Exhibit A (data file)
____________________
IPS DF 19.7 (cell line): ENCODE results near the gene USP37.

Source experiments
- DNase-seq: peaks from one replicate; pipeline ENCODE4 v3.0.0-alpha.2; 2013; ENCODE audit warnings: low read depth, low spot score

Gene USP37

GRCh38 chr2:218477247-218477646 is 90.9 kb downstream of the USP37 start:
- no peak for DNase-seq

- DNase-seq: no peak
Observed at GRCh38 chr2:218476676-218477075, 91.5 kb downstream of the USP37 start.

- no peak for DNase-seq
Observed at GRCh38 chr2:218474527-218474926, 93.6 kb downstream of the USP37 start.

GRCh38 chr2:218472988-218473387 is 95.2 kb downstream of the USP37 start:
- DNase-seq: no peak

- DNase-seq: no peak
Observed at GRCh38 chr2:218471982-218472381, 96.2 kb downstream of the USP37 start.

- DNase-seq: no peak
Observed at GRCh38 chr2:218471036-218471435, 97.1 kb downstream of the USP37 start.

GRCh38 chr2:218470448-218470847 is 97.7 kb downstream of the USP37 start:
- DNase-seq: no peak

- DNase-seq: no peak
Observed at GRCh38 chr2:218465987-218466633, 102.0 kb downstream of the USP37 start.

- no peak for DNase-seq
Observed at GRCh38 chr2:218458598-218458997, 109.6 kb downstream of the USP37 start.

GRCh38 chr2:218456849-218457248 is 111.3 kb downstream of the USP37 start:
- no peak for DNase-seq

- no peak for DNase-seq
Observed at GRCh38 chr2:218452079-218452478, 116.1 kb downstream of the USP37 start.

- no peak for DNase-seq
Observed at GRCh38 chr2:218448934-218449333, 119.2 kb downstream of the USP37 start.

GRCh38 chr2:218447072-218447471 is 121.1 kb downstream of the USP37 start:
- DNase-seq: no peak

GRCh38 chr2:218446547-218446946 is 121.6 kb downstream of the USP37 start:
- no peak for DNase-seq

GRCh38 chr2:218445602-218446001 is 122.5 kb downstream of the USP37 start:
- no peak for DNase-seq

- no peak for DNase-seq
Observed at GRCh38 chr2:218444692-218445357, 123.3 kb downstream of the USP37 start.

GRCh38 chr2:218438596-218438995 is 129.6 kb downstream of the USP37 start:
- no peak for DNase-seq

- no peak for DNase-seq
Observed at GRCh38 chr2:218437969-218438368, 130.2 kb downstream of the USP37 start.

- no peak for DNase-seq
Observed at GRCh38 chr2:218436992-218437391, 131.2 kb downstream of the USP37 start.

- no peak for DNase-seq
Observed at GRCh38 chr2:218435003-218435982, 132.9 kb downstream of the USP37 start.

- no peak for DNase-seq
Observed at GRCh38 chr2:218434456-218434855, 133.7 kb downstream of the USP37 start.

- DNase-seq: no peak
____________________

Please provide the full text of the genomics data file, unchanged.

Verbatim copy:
IPS DF 19.7 (cell line): ENCODE results near the gene USP37.

Source experiments
- DNase-seq: peaks from one replicate; pipeline ENCODE4 v3.0.0-alpha.2; 2013; ENCODE audit warnings: low read depth, low spot score

Gene USP37

GRCh38 chr2:218477247-218477646 is 90.9 kb downstream of the USP37 start:
- no peak for DNase-seq

- DNase-seq: no peak
Observed at GRCh38 chr2:218476676-218477075, 91.5 kb downstream of the USP37 start.

- no peak for DNase-seq
Observed at GRCh38 chr2:218474527-218474926, 93.6 kb downstream of the USP37 start.

GRCh38 chr2:218472988-218473387 is 95.2 kb downstream of the USP37 start:
- DNase-seq: no peak

- DNase-seq: no peak
Observed at GRCh38 chr2:218471982-218472381, 96.2 kb downstream of the USP37 start.

- DNase-seq: no peak
Observed at GRCh38 chr2:218471036-218471435, 97.1 kb downstream of the USP37 start.

GRCh38 chr2:218470448-218470847 is 97.7 kb downstream of the USP37 start:
- DNase-seq: no peak

- DNase-seq: no peak
Observed at GRCh38 chr2:218465987-218466633, 102.0 kb downstream of the USP37 start.

- no peak for DNase-seq
Observed at GRCh38 chr2:218458598-218458997, 109.6 kb downstream of the USP37 start.

GRCh38 chr2:218456849-218457248 is 111.3 kb downstream of the USP37 start:
- no peak for DNase-seq

- no peak for DNase-seq
Observed at GRCh38 chr2:218452079-218452478, 116.1 kb downstream of the USP37 start.

- no peak for DNase-seq
Observed at GRCh38 chr2:218448934-218449333, 119.2 kb downstream of the USP37 start.

GRCh38 chr2:218447072-218447471 is 121.1 kb downstream of the USP37 start:
- DNase-seq: no peak

GRCh38 chr2:218446547-218446946 is 121.6 kb downstream of the USP37 start:
- no peak for DNase-seq

GRCh38 chr2:218445602-218446001 is 122.5 kb downstream of the USP37 start:
- no peak for DNase-seq

- no peak for DNase-seq
Observed at GRCh38 chr2:218444692-218445357, 123.3 kb downstream of the USP37 start.

GRCh38 chr2:218438596-218438995 is 129.6 kb downstream of the USP37 start:
- no peak for DNase-seq

- no peak for DNase-seq
Observed at GRCh38 chr2:218437969-218438368, 130.2 kb downstream of the USP37 start.

- no peak for DNase-seq
Observed at GRCh38 chr2:218436992-218437391, 131.2 kb downstream of the USP37 start.

- no peak for DNase-seq
Observed at GRCh38 chr2:218435003-218435982, 132.9 kb downstream of the USP37 start.

- no peak for DNase-seq
Observed at GRCh38 chr2:218434456-218434855, 133.7 kb downstream of the USP37 start.

- DNase-seq: no peak